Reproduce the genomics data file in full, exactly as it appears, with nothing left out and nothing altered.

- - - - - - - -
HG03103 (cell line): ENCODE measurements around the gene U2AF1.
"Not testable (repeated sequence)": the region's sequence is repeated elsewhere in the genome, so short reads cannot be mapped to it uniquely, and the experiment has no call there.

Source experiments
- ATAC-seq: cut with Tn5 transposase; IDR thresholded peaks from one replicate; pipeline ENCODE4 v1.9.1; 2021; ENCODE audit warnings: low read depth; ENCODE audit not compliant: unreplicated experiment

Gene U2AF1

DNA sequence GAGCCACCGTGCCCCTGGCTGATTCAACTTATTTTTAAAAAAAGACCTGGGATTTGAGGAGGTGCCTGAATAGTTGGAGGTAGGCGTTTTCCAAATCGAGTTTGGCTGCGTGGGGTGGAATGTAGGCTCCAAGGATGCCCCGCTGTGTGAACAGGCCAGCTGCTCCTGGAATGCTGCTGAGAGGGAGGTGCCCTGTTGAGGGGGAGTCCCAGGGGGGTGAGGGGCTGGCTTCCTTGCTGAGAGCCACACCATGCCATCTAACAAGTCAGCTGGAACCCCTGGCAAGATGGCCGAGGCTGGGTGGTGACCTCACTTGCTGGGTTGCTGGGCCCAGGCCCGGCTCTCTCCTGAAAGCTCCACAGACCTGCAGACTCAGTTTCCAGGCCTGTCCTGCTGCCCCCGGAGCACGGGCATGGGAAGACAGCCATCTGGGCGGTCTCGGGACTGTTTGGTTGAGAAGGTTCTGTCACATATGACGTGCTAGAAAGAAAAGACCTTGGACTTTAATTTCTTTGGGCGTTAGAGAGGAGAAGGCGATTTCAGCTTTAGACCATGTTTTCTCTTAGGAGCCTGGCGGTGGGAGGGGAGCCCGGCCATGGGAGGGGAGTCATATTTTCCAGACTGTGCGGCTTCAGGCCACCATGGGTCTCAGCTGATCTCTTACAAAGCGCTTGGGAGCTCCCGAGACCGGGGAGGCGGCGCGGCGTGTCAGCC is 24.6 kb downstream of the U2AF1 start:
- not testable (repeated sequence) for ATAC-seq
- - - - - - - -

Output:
HG03103 (cell line): ENCODE measurements around the gene U2AF1.
"Not testable (repeated sequence)": the region's sequence is repeated elsewhere in the genome, so short reads cannot be mapped to it uniquely, and the experiment has no call there.

Source experiments
- ATAC-seq: cut with Tn5 transposase; IDR thresholded peaks from one replicate; pipeline ENCODE4 v1.9.1; 2021; ENCODE audit warnings: low read depth; ENCODE audit not compliant: unreplicated experiment

Gene U2AF1

DNA sequence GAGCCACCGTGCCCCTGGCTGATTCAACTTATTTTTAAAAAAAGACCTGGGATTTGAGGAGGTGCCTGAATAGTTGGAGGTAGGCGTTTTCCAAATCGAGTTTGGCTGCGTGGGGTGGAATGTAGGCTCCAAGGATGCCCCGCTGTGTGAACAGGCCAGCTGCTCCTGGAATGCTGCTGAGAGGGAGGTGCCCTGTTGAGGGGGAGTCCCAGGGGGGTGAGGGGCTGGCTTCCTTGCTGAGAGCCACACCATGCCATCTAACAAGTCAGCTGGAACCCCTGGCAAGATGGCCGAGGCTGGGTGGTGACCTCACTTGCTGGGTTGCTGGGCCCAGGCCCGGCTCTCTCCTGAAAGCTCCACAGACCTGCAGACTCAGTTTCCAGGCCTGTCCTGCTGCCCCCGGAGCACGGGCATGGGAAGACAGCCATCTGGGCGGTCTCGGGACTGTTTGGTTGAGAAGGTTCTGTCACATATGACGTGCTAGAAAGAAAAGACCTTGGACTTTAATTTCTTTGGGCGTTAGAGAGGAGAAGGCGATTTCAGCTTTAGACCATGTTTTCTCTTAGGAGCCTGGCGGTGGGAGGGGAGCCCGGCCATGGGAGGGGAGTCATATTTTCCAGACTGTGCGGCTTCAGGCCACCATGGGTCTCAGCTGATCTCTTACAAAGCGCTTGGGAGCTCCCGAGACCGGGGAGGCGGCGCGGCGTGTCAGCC is 24.6 kb downstream of the U2AF1 start:
- not testable (repeated sequence) for ATAC-seq